Installation Microgrid and Networked Standby Power Design Criteria 

Tuesday, August 23, 2022  | 12:00 PM Pacific Time | DRMI Auditorium (bldg. 247 per the NPS campus map)

Tarek Abdallah

Power and Energy Resilience Program Manager, U.S. Army Engineer Research and Development Center


Military installations are highly dependent on a fragile and vulnerable commercial power grid, placing critical military and emergency response missions at unacceptable risk during extended utility system outage. While many installations host facility-dedicated stand-by power systems, these systems are only designed to support limited emergency functions for a duration of hours. Networked stand-by power systems, including microgrids, offer a more resilient solution that allow a military installation to survive a loss of commercial power for days or weeks.  Several resilience performance metrics are presented as well as how such criteria can be effectively used to inform design. An introduction to military installation power quality and data analytics is also explored.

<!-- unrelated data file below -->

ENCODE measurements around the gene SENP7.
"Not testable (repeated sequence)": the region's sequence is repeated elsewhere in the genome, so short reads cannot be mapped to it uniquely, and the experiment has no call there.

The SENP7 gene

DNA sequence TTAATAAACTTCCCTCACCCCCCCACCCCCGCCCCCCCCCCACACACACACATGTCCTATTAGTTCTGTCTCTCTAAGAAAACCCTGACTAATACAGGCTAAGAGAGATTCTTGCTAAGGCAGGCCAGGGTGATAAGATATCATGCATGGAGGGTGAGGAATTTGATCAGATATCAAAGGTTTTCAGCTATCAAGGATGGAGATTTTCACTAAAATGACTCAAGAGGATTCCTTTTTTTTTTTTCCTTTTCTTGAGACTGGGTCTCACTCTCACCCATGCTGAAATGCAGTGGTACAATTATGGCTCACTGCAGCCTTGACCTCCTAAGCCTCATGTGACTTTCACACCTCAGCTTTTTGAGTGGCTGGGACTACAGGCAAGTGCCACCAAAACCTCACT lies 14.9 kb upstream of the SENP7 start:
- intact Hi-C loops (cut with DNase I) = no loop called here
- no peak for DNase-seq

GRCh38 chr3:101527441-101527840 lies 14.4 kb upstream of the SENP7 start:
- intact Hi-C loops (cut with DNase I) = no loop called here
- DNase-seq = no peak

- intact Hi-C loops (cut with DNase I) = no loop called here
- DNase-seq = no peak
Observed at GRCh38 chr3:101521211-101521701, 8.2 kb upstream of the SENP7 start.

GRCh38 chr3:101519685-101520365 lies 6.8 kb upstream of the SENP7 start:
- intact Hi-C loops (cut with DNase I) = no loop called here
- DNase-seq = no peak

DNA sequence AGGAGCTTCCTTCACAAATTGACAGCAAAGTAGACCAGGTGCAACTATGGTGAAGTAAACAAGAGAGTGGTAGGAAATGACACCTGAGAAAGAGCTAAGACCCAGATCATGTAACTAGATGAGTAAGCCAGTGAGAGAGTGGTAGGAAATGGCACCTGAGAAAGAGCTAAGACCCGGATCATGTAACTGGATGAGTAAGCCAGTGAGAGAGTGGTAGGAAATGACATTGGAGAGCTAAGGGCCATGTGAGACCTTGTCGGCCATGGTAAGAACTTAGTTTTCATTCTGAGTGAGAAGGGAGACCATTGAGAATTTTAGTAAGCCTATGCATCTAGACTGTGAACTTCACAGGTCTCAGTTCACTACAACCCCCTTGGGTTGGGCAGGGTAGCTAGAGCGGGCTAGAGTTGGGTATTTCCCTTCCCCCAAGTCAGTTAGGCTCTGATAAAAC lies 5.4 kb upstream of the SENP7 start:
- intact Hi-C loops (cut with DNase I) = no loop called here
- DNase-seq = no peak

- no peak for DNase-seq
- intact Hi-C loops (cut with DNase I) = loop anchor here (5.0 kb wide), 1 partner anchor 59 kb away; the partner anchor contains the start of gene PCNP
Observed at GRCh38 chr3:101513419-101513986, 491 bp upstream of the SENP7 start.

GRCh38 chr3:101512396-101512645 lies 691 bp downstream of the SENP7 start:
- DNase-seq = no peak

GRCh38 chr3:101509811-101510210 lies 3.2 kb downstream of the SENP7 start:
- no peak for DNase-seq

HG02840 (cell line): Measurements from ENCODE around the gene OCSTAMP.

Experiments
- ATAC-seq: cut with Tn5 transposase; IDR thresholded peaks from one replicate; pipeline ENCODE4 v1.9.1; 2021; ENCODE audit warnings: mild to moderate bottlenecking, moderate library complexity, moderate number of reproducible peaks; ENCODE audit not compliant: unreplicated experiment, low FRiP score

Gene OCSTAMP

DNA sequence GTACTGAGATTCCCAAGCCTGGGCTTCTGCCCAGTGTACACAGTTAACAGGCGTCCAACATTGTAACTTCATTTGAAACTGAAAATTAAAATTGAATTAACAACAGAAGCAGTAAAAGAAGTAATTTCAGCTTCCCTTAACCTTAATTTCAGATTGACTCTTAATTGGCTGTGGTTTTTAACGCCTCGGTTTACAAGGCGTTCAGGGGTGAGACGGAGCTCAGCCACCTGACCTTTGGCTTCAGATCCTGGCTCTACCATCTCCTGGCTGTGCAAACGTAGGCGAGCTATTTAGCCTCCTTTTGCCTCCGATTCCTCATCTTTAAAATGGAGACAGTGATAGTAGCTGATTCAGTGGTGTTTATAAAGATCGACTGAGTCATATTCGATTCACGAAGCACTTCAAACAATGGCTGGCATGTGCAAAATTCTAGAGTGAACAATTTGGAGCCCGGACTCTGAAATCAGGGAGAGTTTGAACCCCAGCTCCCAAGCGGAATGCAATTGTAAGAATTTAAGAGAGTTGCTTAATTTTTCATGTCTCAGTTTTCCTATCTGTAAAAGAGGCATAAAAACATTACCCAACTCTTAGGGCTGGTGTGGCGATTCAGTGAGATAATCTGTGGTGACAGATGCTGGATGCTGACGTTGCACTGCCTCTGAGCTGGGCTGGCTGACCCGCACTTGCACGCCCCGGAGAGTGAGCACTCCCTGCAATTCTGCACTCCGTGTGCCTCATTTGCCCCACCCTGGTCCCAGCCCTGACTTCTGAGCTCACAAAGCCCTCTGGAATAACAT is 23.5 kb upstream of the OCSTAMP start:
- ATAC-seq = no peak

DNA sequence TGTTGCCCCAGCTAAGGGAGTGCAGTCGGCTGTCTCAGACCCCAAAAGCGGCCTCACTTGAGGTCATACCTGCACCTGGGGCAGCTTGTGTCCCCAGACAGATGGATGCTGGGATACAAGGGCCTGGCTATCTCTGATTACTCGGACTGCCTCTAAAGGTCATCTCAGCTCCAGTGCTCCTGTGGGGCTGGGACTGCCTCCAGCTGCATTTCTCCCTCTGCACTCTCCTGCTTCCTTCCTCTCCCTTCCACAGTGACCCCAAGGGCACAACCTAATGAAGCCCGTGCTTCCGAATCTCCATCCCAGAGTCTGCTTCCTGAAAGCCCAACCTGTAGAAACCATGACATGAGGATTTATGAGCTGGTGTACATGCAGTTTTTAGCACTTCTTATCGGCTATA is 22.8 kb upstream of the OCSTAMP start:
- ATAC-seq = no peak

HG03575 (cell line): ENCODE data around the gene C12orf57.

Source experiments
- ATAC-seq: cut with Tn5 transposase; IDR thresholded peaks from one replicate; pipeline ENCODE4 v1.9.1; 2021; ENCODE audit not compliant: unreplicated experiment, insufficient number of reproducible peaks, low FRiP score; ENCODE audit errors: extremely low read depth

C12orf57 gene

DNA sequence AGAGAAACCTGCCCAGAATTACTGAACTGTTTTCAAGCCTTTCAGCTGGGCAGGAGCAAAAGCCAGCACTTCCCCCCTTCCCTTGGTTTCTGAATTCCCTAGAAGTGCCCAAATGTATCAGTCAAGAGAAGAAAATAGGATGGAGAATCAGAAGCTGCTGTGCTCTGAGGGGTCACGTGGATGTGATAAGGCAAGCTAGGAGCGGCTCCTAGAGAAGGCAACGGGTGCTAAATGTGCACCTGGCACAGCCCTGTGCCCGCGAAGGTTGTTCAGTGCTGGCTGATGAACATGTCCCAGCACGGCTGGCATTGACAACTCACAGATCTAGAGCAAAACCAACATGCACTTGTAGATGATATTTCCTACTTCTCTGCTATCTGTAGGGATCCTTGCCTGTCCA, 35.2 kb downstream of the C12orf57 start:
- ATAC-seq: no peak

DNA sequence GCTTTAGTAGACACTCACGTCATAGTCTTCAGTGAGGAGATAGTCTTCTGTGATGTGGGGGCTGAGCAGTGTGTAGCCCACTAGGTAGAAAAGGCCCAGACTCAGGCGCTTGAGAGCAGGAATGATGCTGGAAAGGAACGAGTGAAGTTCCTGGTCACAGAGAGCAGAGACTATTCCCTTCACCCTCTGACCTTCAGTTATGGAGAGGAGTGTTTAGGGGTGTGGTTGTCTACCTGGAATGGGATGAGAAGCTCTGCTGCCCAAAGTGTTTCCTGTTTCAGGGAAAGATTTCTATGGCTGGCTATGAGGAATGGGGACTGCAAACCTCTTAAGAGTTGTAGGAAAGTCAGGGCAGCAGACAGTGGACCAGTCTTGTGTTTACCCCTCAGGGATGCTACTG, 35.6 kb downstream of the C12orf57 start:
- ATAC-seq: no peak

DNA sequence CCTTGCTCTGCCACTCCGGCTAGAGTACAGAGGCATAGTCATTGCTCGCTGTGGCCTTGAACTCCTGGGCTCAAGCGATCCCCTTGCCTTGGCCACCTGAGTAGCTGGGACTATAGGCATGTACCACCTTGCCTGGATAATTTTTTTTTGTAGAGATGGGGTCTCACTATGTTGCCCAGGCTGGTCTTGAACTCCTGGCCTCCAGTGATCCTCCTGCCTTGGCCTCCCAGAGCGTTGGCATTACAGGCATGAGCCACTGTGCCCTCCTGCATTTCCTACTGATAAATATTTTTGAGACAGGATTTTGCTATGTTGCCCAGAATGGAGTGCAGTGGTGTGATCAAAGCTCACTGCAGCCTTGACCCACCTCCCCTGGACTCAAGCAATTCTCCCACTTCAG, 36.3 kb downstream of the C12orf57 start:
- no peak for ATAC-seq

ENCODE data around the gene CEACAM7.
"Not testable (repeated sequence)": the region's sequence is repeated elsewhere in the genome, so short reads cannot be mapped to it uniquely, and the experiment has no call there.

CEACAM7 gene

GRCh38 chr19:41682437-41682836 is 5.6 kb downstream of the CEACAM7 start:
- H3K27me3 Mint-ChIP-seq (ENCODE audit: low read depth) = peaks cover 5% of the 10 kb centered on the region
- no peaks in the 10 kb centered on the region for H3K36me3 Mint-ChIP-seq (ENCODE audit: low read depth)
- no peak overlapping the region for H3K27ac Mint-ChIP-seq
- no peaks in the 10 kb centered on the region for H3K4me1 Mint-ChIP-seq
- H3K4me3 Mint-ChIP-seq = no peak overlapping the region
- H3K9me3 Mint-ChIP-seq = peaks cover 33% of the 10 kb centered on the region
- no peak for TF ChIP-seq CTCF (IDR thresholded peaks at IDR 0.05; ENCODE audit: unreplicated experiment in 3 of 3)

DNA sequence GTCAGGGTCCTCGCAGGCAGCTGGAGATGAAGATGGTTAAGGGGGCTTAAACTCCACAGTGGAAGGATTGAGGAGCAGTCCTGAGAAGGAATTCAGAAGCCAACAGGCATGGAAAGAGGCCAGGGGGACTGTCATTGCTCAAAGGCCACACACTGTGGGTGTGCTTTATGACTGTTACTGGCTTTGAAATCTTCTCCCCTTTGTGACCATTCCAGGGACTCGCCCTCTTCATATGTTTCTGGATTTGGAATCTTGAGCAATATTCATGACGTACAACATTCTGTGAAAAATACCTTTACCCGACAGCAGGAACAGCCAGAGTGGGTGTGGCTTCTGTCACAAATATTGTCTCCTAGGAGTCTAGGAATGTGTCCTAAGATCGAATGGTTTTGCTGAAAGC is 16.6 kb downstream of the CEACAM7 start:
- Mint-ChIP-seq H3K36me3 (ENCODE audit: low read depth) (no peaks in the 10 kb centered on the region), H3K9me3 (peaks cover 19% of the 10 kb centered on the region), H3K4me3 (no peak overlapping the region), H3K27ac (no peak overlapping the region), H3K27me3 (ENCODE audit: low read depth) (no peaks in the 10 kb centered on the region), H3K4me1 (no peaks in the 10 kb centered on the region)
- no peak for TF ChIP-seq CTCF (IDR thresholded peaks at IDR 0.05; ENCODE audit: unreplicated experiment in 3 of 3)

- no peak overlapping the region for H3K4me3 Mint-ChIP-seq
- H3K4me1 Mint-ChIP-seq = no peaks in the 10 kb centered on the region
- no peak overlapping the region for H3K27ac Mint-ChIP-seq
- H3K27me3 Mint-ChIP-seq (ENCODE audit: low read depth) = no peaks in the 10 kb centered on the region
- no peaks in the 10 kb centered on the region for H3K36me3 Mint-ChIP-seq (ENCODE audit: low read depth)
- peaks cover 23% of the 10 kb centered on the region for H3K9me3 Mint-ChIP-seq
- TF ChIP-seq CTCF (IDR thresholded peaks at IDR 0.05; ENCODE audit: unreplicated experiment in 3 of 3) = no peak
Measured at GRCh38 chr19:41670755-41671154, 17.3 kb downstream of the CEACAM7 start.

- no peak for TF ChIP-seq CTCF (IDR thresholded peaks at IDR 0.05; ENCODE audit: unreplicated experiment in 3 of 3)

Mr. Tarek Abdallah is a Senior Power and Energy Resilience Program Manager with the U.S. Army Engineer Research and Development Center (ERDC) and oversees research and development of resilient power and energy systems for military installations. Areas of research include secure networked power systems and synthetic fuels.  Mr. Abdallah is a co-author of the Department of Defense Unified Design Criteria (UFC) for Secure Networked Power Systems and Microgrids. Mr. Abdallah graduated from Dartmouth College with an MS in Electrical Engineering and Power Electronics. 


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